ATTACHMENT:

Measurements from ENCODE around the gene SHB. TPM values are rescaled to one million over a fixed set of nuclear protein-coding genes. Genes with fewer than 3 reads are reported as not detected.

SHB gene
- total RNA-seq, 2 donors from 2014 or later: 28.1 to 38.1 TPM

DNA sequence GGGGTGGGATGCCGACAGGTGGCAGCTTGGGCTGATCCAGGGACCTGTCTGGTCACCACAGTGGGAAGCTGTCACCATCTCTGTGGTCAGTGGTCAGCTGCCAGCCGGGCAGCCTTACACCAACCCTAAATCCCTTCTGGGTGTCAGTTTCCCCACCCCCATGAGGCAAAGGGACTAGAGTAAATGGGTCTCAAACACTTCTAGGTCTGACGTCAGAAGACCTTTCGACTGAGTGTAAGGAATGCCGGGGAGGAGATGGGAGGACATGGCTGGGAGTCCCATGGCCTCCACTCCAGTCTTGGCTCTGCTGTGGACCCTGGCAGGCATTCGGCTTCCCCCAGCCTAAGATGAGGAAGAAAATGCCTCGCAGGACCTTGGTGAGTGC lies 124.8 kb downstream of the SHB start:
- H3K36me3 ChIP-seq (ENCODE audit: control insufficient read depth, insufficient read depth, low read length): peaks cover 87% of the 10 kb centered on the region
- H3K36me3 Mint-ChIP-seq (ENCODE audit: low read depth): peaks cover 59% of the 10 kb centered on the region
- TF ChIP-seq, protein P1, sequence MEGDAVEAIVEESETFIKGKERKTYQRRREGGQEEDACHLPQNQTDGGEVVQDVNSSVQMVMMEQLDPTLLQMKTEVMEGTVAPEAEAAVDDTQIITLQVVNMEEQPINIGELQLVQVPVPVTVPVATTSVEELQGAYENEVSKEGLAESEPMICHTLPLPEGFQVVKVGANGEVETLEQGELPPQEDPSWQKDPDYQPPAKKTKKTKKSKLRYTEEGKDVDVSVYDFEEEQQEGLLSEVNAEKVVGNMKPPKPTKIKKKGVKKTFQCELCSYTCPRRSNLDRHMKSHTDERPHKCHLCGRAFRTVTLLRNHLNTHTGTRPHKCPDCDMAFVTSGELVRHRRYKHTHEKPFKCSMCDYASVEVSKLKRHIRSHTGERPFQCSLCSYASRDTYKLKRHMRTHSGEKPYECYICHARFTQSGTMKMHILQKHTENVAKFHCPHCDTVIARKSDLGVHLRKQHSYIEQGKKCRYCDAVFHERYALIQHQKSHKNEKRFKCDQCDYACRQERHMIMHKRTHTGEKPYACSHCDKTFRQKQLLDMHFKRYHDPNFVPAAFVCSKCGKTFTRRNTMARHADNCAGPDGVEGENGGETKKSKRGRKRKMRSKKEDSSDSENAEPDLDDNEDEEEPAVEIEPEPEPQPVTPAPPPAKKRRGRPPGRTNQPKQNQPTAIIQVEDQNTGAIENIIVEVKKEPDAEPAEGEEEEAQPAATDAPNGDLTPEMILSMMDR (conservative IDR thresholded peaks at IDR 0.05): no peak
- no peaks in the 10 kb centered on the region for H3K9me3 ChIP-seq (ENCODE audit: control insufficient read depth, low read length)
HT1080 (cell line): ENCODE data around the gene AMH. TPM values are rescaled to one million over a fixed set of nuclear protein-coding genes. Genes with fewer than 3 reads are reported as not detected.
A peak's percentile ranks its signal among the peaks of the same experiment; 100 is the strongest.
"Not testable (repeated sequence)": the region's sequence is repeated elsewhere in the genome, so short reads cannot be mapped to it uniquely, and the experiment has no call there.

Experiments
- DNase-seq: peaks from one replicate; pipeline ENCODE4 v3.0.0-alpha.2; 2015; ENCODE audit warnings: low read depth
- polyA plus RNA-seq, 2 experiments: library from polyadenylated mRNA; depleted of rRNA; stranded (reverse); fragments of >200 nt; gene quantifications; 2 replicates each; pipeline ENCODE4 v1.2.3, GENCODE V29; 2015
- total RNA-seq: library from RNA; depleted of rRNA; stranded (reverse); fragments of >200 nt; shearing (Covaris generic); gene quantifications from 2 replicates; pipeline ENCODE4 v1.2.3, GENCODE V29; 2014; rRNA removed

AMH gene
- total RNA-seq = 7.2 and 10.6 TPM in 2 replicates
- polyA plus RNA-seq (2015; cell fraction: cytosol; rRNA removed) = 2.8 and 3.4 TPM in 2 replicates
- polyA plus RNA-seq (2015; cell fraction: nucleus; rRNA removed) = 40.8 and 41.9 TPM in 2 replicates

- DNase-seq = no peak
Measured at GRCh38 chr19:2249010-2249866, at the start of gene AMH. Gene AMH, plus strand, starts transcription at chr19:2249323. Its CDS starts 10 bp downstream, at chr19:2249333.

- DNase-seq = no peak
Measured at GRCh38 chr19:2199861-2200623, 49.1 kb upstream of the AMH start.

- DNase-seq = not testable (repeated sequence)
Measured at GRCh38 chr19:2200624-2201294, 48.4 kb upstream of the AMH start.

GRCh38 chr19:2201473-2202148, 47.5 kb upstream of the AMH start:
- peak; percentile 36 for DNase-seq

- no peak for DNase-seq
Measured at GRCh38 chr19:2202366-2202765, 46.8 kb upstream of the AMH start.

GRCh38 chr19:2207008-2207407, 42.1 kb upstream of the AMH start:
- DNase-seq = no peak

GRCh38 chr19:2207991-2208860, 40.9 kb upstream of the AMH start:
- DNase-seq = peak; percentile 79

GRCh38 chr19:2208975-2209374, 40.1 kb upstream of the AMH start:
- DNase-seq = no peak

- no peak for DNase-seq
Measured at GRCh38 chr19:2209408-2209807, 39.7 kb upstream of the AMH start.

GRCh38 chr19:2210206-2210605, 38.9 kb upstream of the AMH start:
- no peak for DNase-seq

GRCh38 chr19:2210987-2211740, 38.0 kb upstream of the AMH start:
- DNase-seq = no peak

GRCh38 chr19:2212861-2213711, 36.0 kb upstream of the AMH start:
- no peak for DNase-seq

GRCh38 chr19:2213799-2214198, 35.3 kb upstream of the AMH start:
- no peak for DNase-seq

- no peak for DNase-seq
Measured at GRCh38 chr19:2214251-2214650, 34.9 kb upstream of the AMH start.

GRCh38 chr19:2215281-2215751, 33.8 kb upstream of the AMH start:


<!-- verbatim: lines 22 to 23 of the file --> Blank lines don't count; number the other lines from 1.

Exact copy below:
- DNase-seq = no peak
Measured at GRCh38 chr19:2199861-2200623, 49.1 kb upstream of the AMH start.